You’ve guessed it: the reporters just guessed this PIN and then got straight in. That’s all there is to it – nothing clever, nothing technical… just taking what was right in front of them.
To be honest, whilst I totally abhor this practice – especially when they were preying on victims of crime and carelessly giving out conflicting messages to parents – I don’t think it can be labelled as “hacking”. To me, guessing a password correctly or taking advantage of there being no password and calling it hacking is like opening an unlocked door and then claiming that you picked the lock. Don’t get me wrong – it doesn’t make it right… but it doesn’t make it hacking either. To me, hacking means finding a deeper-routed flaw or weakness in a system and then tricking the system into doing something it shouldn’t do, by exploiting that weakness or by fooling it into running your own program or code to reveal information. OK, the shoddy default access settings were indeed a flaw, but I still maintain that finding a front-door with the key accidentally left in it is very different from actually studying the lock, finding its strengths and weaknesses and then exploiting this information to get it to open.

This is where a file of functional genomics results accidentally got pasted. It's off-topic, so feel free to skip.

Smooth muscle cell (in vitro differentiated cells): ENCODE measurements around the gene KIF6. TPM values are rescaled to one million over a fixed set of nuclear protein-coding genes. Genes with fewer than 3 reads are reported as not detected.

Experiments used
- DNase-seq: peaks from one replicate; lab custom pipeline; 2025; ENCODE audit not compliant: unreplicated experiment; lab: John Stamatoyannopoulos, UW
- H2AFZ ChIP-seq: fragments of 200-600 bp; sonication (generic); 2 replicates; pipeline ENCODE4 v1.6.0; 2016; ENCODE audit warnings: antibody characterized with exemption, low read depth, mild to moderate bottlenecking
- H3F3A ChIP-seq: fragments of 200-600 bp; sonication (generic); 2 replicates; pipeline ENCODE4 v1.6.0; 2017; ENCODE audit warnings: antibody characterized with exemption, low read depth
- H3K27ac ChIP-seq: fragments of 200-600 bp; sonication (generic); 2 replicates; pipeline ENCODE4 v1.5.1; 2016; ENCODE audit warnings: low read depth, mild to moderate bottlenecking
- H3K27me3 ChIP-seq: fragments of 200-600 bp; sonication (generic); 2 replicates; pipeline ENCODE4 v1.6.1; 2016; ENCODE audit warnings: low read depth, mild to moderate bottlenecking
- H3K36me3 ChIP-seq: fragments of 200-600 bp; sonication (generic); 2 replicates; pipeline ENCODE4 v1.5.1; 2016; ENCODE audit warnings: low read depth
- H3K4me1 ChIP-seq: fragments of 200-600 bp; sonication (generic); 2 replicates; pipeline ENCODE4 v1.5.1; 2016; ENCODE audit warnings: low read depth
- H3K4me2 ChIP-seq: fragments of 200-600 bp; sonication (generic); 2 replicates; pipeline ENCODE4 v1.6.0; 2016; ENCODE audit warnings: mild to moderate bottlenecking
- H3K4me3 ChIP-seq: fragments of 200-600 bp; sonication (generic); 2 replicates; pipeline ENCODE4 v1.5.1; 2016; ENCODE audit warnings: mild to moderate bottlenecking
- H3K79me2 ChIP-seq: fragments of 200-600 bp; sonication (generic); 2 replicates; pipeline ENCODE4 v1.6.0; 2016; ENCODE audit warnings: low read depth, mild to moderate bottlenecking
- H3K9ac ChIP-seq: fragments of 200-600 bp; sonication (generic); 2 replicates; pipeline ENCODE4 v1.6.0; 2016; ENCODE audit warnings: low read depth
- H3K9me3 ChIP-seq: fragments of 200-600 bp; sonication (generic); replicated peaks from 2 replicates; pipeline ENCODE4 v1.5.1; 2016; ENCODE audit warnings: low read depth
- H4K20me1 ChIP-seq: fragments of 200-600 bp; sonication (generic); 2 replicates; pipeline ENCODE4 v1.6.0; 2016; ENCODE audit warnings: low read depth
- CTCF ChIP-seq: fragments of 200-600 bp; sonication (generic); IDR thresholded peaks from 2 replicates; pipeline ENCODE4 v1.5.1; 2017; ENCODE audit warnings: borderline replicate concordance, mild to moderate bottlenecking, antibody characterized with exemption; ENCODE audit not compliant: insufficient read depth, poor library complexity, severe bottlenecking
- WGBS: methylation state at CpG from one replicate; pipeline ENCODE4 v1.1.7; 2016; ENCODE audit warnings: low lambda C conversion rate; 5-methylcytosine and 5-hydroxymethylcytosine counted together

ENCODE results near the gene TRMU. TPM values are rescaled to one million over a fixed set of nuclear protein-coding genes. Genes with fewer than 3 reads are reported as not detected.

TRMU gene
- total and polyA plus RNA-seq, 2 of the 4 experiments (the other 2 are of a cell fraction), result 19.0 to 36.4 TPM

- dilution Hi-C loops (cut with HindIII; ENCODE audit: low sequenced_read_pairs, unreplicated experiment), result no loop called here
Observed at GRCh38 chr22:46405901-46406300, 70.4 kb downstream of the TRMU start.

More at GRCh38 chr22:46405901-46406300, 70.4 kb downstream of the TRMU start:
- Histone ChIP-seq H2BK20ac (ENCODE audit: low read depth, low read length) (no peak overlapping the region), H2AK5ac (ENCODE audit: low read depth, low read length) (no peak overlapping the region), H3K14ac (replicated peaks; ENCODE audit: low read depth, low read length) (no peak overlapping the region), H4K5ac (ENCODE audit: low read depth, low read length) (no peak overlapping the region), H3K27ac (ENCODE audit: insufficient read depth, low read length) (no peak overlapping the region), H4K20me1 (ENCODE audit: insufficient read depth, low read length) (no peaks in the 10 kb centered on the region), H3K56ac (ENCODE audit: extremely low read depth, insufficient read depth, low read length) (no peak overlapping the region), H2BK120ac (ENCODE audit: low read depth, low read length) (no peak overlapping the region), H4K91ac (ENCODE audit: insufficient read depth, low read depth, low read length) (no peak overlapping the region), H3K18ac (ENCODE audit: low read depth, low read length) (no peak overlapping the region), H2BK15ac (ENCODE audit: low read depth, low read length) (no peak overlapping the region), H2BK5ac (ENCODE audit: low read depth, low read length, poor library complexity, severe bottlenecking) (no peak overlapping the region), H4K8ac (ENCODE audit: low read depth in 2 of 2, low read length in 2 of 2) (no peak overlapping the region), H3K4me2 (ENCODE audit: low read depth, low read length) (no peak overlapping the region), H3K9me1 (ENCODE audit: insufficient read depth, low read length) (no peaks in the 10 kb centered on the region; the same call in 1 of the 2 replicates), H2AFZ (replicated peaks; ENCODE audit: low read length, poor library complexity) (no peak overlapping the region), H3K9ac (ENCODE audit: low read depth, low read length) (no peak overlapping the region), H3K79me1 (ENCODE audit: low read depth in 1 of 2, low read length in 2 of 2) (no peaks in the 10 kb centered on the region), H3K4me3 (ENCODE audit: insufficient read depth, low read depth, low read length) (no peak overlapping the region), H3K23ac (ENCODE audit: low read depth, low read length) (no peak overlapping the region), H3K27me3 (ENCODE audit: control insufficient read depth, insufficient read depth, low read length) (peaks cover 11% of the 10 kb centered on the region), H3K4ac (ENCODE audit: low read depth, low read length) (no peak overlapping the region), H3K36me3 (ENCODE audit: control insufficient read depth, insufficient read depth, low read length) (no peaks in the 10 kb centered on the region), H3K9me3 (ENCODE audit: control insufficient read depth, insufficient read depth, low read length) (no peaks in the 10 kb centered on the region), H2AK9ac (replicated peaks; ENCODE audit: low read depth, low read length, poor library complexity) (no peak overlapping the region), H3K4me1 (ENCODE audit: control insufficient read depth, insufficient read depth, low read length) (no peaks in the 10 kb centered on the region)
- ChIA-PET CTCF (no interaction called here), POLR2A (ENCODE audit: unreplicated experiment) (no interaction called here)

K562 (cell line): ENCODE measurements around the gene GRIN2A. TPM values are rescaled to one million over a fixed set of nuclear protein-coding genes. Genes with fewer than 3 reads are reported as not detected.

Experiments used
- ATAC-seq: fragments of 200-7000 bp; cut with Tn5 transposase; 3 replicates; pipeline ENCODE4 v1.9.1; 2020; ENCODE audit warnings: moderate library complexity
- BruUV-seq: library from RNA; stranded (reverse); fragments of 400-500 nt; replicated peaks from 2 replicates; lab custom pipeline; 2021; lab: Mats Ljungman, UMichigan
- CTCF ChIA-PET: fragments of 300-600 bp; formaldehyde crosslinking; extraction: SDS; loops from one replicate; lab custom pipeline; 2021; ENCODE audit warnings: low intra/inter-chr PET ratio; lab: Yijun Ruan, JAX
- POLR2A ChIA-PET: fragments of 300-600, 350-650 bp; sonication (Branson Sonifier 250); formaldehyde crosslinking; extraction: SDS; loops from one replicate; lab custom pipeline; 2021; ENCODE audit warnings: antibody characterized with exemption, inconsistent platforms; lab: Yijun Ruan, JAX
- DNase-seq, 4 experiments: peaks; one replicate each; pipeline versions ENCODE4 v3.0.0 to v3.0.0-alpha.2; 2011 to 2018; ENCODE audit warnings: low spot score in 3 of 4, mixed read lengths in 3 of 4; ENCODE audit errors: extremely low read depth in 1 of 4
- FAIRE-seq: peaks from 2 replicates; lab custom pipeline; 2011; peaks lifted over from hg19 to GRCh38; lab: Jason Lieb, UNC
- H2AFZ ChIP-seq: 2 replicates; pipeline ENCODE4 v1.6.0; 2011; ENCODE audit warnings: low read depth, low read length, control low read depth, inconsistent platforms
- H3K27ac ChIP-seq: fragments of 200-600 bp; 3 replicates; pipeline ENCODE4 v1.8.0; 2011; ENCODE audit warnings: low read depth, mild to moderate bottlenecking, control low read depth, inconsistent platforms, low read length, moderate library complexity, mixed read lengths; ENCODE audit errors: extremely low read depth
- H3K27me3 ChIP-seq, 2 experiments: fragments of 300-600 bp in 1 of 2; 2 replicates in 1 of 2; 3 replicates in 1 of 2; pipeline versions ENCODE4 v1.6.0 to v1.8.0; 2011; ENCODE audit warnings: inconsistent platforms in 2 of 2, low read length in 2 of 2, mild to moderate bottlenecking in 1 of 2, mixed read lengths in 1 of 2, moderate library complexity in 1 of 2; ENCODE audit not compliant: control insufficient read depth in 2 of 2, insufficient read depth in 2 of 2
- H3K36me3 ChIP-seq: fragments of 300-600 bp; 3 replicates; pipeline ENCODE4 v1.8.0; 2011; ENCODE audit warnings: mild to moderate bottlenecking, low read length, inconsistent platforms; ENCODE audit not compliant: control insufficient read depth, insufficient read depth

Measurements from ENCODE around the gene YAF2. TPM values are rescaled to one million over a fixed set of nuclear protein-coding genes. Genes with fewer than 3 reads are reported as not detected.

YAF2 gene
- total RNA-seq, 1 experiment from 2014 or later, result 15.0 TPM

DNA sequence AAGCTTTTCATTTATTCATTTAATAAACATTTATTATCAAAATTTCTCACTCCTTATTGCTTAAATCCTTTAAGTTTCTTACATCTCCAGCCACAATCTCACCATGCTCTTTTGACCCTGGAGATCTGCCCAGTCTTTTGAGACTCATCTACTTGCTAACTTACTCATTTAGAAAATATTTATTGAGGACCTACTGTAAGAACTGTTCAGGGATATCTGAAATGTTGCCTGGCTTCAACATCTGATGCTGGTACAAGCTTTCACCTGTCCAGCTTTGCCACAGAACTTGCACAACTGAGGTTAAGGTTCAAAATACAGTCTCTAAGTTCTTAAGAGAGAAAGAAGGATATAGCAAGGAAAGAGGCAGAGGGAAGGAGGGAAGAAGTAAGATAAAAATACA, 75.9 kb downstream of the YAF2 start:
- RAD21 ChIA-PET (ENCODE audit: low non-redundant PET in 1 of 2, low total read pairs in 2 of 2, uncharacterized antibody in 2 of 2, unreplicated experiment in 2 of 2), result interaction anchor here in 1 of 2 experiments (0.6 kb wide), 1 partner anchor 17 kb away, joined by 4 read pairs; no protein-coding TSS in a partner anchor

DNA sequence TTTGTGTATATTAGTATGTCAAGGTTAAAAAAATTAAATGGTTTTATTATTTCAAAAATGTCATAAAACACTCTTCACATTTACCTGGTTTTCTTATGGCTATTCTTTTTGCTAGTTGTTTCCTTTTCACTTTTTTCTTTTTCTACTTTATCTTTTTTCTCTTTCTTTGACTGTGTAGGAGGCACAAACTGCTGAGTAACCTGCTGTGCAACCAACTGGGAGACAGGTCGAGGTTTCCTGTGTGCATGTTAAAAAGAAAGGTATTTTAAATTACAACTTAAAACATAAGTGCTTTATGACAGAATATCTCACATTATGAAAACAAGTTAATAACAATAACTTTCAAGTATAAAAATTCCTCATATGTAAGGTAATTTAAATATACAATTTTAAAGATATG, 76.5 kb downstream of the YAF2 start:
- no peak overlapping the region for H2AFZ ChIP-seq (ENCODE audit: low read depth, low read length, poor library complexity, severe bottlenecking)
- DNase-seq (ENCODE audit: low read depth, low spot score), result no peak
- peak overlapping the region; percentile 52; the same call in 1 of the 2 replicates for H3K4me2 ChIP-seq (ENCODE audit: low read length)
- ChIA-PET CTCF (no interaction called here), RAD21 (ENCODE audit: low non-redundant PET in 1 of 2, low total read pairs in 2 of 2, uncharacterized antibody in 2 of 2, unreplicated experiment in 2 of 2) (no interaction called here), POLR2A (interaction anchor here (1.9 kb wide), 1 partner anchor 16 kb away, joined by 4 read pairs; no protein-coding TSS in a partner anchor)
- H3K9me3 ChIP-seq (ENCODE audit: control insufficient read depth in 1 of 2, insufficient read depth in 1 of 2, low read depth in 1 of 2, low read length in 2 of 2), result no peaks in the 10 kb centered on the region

Famously, Gary McKinnon got in a lot of trouble with the FBI for apparently “hacking” into many US Government computers. Naturally, they over-reacted in true American style (possibly in an attempt to wipe the egg off their faces) but if the rumours stating that the password for most of the systems was just “password” are to be believed, then it’s the IT failures that should be in the dock rather than him!
How can I protect my voicemail from being hacked?
So, what can you do to protect yourself? Well, to be honest it seems that the mobile networks have woken up and changed their poorly-thought-out default access settings for voicemails. To be sure though, you should call up your voicemail and set a PIN that you’ll easily remember, and make sure it is set to be requested ANY time you access your voicemail – even from your own phone. That way, if you leave it lying around or lose it an opportunistic thief will not be able to listen to your girlfriend phoning you up to tell you she can’t wait to see you this evening…